Acre                            North Region

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The state of Acre, known as the land of rubber and the land of Chico Mendes, is seeking another title: the land of green tourism. There is no lack of reasons why it should not get it, seeing that 95% of its total area - 153.149,9 km2 is covered by the Amazonian Forest, with a huge variety of flora and fauna. The point of entry for this "green tour" is the capital Rio Branco, which lived its apogee of splendor during the golden age of rubber, extracted from the plantations which covered the area on which the city now stands. The tour includes, among others, the towns of Plácido de Castro and Vale do Juruá. Acre was the last piece of territory to be annexed to Brazil, and for this reason it was called "little brother" by the São Paulo writer Mário de Andrade in his poem "Noturno de Belo Horizonte". Until the beginning of the twentieth century, the little brother was part of Bolivia, a corner of land lost in the extreme west of Amazônia. It was migrants from the North East region of Brazil who started to penetrate the region in search of rubber.

The Rain Forest

In 1903, the rubber workers, led by Jose Plácido de Castro, declared Acre to be part of Brazil. This was the beginning of diplomatic negotiations which were only concluded with firm action by Barão do Rio Branco, the then Secretary for Foreign Affairs, who defined the basis for negotiations between Brazil and Bolivia, when Acre was definitively incorporated into Brazil. Although it was assimilated administratively in 1904 as the territory of Acre, it only became politically integrated in 1962 when it became the state of Acre. Rubber guaranteed the economic survival of the territory for more than a decade. With the fall in international rubber prices, the unregulated exploitation of timber began, and with it the devastation of the Amazon Forest. In an attempt to put a brake on this unregulated development, which actually put the survival of the people of Amazônia at risk, a strong trade union movement of rubber workers under the leadership of Chico Mendes grew up at the end of the 1970s. Internationally known for his fight against deforestation and in favor of environmental conservation, he was assassinated in 1988 because he had come into conflict with the local landowning elite and their economic interests in the region.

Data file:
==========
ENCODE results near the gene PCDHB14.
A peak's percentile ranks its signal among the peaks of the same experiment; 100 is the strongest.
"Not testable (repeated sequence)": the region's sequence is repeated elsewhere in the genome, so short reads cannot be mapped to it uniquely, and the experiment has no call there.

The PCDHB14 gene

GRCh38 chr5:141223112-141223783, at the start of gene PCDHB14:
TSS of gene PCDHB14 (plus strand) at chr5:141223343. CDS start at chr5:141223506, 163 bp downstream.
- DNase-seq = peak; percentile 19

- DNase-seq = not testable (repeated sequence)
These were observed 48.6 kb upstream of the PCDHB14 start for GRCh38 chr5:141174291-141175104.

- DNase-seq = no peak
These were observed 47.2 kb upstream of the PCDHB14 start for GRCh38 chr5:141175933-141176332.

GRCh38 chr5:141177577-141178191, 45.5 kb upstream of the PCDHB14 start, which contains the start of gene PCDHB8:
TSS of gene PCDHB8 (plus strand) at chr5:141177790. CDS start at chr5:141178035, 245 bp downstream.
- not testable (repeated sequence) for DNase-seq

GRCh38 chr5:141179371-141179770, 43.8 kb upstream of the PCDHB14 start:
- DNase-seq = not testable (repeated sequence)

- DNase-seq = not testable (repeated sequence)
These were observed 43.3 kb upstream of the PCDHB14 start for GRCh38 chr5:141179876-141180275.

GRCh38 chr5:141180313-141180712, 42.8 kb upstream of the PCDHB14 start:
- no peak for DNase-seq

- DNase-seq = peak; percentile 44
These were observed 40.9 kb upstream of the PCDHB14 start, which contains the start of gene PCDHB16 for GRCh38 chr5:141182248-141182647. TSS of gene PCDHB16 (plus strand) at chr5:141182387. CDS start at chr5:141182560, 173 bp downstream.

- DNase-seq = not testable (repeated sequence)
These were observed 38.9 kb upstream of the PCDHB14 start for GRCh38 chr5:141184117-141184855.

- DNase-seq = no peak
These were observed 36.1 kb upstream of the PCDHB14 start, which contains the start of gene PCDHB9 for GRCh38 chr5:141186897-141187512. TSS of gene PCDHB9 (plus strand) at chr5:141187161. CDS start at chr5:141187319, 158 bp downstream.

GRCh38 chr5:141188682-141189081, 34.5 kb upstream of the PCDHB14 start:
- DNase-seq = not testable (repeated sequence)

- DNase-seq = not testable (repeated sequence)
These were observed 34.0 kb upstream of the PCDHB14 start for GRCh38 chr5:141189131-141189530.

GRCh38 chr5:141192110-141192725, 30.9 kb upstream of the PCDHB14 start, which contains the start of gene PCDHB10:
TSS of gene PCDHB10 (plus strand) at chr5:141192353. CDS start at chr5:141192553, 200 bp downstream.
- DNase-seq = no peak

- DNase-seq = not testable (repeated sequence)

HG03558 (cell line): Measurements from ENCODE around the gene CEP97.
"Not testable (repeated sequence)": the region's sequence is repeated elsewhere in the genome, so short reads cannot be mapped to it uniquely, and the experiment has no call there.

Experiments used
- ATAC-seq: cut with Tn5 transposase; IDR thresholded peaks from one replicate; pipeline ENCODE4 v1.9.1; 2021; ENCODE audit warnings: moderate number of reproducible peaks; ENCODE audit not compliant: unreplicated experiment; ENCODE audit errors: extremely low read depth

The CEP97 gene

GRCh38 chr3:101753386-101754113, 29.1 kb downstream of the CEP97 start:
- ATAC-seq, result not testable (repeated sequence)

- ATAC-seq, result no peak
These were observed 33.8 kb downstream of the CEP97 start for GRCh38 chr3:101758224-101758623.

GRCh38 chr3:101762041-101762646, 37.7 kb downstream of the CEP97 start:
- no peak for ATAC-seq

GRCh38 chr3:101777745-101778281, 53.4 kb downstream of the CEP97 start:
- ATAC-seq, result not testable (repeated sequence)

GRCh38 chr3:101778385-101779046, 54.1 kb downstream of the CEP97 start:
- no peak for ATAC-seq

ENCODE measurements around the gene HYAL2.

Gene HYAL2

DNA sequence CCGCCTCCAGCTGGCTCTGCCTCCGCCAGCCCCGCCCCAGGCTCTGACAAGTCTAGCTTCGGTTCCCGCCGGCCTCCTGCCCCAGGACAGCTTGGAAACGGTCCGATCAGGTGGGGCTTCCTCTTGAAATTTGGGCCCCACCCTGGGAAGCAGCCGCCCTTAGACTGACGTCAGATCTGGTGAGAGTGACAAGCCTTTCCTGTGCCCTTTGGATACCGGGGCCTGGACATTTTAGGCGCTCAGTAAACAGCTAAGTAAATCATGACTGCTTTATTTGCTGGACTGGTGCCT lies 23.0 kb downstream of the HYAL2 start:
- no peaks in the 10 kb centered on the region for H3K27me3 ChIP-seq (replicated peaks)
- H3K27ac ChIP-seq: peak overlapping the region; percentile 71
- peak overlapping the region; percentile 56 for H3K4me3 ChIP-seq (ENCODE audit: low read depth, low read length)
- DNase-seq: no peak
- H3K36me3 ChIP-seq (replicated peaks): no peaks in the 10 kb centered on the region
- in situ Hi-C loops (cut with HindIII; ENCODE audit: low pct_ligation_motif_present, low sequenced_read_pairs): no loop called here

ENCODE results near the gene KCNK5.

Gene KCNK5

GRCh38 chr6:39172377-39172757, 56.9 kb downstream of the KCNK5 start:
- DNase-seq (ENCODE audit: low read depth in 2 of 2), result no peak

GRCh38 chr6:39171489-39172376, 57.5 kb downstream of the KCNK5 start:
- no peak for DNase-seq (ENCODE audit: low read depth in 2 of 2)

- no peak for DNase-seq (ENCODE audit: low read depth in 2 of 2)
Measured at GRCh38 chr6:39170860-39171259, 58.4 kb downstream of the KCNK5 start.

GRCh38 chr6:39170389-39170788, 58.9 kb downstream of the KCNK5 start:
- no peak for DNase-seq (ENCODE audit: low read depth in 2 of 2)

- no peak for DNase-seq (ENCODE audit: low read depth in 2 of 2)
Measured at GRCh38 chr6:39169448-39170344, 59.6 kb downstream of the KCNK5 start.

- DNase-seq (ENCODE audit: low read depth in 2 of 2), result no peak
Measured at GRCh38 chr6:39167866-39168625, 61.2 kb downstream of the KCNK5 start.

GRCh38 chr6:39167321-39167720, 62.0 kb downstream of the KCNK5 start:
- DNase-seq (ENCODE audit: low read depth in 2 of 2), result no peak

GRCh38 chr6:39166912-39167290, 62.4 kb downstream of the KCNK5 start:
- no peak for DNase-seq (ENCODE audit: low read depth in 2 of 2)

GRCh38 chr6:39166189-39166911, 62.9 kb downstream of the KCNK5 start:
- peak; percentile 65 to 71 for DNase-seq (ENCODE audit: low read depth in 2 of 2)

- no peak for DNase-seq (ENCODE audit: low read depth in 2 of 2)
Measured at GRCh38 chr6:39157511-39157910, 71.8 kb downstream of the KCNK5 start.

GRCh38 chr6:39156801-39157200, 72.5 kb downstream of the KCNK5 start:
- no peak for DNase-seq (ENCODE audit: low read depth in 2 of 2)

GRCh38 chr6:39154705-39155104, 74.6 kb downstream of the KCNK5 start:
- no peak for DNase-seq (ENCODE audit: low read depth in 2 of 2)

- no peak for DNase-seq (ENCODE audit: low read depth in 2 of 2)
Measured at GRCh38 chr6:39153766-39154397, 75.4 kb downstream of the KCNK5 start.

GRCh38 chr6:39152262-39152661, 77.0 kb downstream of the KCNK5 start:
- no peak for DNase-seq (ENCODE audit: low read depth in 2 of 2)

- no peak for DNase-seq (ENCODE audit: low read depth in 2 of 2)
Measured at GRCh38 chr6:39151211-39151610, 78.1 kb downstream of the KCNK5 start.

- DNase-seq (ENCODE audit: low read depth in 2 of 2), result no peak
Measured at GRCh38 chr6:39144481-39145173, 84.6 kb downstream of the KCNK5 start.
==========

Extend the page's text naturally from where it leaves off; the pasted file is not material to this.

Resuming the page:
Today the economy of the state is centered around cattle ranching, agriculture, rubber and Brazil nuts. Rubber, the product which brought hundreds of people from the North East region of Brazil to colonize the territory, is still important, being one of the principal export items of the state, along with timber and Brazil nuts. Acre has a free trade area in Brasiléia, 230 kilometers from Rio Branco, on the frontier with Bolivia. Apart from its economic importance, the town's other attraction is the beauty of its majestic Brazil nut trees.

The Federal Government has defined and regulated several areas devoted to rubber tapping, among which that in Juruá, which carries the name of Chico Mendes. There is also in the state the Colônia Agrícola 5000, a community of the followers of the Santo Daime sect, whose principal ritual is the consumption of a tea made from a herb called ayauhasca. 

Drunk for centuries by the Indians of the Amazonian parts of Peru and Colombia, the herb is the origin of the sect.Ayauhasca is a kind of liana and is soaked and then boiled until it becomes a tea which, according to many of those who have drunk it, produces visions. There is much controversy about its effects. For many people it is an hallucinogenic drug, for others it is nothing more than a harmless tea, used in rituals and for treating various illnesses. In Brazil it is called Santo Daime because the founder of the sect, Raimundo Irineu Serra, used to pray using the words "dai-me força, dai-me luz" (give me strength, give me light).


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